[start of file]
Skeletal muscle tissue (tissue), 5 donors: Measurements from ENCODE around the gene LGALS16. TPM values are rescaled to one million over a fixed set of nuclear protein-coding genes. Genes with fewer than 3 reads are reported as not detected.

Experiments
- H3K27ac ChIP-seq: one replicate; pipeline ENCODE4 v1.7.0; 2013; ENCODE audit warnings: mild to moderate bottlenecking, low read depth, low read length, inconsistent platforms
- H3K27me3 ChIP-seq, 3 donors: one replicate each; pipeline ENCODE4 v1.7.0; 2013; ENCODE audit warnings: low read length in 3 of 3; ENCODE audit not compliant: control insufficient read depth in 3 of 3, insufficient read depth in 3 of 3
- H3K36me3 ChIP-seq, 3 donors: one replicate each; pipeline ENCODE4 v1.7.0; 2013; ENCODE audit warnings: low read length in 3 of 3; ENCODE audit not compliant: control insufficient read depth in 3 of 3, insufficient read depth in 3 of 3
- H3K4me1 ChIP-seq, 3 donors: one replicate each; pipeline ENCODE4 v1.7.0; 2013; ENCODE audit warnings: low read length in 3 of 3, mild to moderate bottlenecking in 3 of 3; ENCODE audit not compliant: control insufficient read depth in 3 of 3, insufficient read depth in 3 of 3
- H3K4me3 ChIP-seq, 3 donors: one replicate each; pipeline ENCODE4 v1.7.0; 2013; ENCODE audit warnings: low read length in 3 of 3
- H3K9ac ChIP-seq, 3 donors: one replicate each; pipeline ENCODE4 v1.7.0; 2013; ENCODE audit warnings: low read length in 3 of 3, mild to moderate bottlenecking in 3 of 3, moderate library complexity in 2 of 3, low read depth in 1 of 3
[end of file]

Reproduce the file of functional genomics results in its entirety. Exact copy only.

Skeletal muscle tissue (tissue), 5 donors: Measurements from ENCODE around the gene LGALS16. TPM values are rescaled to one million over a fixed set of nuclear protein-coding genes. Genes with fewer than 3 reads are reported as not detected.

Experiments
- H3K27ac ChIP-seq: one replicate; pipeline ENCODE4 v1.7.0; 2013; ENCODE audit warnings: mild to moderate bottlenecking, low read depth, low read length, inconsistent platforms
- H3K27me3 ChIP-seq, 3 donors: one replicate each; pipeline ENCODE4 v1.7.0; 2013; ENCODE audit warnings: low read length in 3 of 3; ENCODE audit not compliant: control insufficient read depth in 3 of 3, insufficient read depth in 3 of 3
- H3K36me3 ChIP-seq, 3 donors: one replicate each; pipeline ENCODE4 v1.7.0; 2013; ENCODE audit warnings: low read length in 3 of 3; ENCODE audit not compliant: control insufficient read depth in 3 of 3, insufficient read depth in 3 of 3
- H3K4me1 ChIP-seq, 3 donors: one replicate each; pipeline ENCODE4 v1.7.0; 2013; ENCODE audit warnings: low read length in 3 of 3, mild to moderate bottlenecking in 3 of 3; ENCODE audit not compliant: control insufficient read depth in 3 of 3, insufficient read depth in 3 of 3
- H3K4me3 ChIP-seq, 3 donors: one replicate each; pipeline ENCODE4 v1.7.0; 2013; ENCODE audit warnings: low read length in 3 of 3
- H3K9ac ChIP-seq, 3 donors: one replicate each; pipeline ENCODE4 v1.7.0; 2013; ENCODE audit warnings: low read length in 3 of 3, mild to moderate bottlenecking in 3 of 3, moderate library complexity in 2 of 3, low read depth in 1 of 3